According to WMATA, the station closure will allow workers to replace rail fasteners and remove sludge in the tunnel under the Potomac River. The rail closures are all part of a $5 billion project over five years to fix aging rail lines that can lead to problems like cracked rails, which have been found in recent weeks at Rosslyn and Tenleytown, causing delays to commuters.

D.C. Ramblings: Foggy Bottom

by Kyle Short

Its been so warm this week that I decided to go and explore some more of the city. I like to claim that I know a lot about D.C., but on this latest excursion, I actually stumbled upon a hidden jewel in Foggy Bottom. West End Cinema, located on 23rd Street, off of M Street, is a newly opened and renovated theater that offers independent and foreign films as well as documentaries, establishing itself as D.C.’s newest “art house.” For those movie buffs out there lamenting D.C.’s lack of independent film offerings, West End Cinema is sure to present something different from the AMC on Water St.

Instead of staying on M Street when it forks, walk down Pennsylvania Avenue until the circle where you can find McFadden’s, your best bet for a good time on a Tuesday night. It can be a little cramped when crowded, but for you ladies, it may be one of the few opportunities you’ll get to dance on a bar, (if that’s the kind of thing you’re into). You can also sign up for a happy hour, where if you’re selected, you drink for free and all your friends get reduced priced drinks.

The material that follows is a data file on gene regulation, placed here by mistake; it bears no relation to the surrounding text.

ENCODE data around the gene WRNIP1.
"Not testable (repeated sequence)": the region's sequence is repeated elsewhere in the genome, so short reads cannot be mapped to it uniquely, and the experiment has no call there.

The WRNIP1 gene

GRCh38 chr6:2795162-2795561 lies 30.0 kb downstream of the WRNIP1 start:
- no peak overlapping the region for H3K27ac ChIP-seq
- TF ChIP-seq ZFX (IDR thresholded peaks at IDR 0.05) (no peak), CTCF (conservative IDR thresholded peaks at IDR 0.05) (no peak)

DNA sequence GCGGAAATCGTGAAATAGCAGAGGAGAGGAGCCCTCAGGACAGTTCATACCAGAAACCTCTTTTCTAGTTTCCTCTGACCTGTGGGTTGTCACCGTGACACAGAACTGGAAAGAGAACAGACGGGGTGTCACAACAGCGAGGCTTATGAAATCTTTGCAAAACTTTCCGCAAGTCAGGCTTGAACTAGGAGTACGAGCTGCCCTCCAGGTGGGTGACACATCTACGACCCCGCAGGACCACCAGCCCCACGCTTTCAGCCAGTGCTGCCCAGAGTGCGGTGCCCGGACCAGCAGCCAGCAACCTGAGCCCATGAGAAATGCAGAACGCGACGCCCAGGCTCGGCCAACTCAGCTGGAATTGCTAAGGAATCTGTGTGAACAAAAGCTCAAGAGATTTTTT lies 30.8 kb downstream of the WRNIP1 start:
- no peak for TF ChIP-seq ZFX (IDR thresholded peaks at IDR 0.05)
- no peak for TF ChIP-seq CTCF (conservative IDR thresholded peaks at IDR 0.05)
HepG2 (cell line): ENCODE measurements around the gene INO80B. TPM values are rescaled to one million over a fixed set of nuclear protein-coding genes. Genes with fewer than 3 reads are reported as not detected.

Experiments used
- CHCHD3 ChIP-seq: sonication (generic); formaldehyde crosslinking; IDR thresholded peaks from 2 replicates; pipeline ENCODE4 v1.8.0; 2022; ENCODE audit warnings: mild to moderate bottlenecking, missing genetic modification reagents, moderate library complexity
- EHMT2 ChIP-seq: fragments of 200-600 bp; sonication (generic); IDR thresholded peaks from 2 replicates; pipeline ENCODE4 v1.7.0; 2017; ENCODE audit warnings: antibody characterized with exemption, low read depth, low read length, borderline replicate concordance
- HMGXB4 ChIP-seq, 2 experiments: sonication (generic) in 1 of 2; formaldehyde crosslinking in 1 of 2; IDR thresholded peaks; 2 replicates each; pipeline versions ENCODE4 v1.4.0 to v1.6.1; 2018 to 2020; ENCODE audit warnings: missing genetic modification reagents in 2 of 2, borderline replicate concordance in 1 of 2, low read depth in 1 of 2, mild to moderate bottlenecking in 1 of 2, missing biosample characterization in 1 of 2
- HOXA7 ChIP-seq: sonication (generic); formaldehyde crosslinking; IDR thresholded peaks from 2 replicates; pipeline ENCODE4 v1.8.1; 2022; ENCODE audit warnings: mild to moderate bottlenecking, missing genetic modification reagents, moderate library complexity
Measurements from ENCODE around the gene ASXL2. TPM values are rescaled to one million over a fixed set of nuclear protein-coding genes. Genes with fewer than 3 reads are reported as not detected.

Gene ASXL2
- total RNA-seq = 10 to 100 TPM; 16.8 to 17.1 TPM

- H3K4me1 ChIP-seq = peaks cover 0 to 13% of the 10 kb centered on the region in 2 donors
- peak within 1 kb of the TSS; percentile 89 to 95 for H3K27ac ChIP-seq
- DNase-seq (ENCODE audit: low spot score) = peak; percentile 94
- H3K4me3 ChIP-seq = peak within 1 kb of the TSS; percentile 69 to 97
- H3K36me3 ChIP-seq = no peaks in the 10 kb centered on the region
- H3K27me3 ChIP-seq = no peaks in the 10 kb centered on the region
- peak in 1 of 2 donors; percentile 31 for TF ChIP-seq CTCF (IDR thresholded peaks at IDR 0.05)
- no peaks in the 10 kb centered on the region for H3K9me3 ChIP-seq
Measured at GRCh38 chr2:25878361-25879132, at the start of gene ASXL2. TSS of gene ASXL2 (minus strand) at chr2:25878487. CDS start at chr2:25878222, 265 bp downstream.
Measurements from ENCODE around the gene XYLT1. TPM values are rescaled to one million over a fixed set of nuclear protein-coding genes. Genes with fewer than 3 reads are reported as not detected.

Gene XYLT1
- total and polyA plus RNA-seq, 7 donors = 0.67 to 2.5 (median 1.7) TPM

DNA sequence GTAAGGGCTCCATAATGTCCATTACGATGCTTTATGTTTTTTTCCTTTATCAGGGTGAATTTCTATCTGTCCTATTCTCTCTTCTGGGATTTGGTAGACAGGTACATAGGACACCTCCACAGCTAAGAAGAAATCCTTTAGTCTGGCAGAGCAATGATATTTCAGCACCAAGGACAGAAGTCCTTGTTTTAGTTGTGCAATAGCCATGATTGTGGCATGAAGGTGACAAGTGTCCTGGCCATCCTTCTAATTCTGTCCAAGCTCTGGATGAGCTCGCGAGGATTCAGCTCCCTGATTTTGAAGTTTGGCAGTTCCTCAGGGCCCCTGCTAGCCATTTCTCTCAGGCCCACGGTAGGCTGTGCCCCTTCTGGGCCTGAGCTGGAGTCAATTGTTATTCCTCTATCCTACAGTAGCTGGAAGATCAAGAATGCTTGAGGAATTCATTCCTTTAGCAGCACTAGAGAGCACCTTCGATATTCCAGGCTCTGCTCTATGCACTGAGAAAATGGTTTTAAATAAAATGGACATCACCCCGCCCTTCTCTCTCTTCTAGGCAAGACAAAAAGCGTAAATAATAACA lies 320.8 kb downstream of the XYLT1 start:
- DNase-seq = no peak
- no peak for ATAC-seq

Continue reading “D.C. Ramblings: Foggy Bottom”

Housing at a Glance: Picking the Perfect Housing

With housing selection for freshmen fast approaching, there are lots of things to consider. Besides trying to find someone you are willing to live with for an entire year, you also have to consider which housing option to select. While everyone dreams of living in a Georgetown townhouse and leaving behind the days of awkward towel-covered and  flip-flop walks to/from the bathroom, there is something standing in the way: housing lottery numbers. Since there is no way to know what housing number will arrive in the inbox, it’s best to get your hopes up too high. Freshmen lucky enough to get relatively low numbers have decent chances of avoiding a communal bathrooms; with the majority of first-years, dorm life continues. For those confused about their options, take a look at our compilation of Hilltop housing.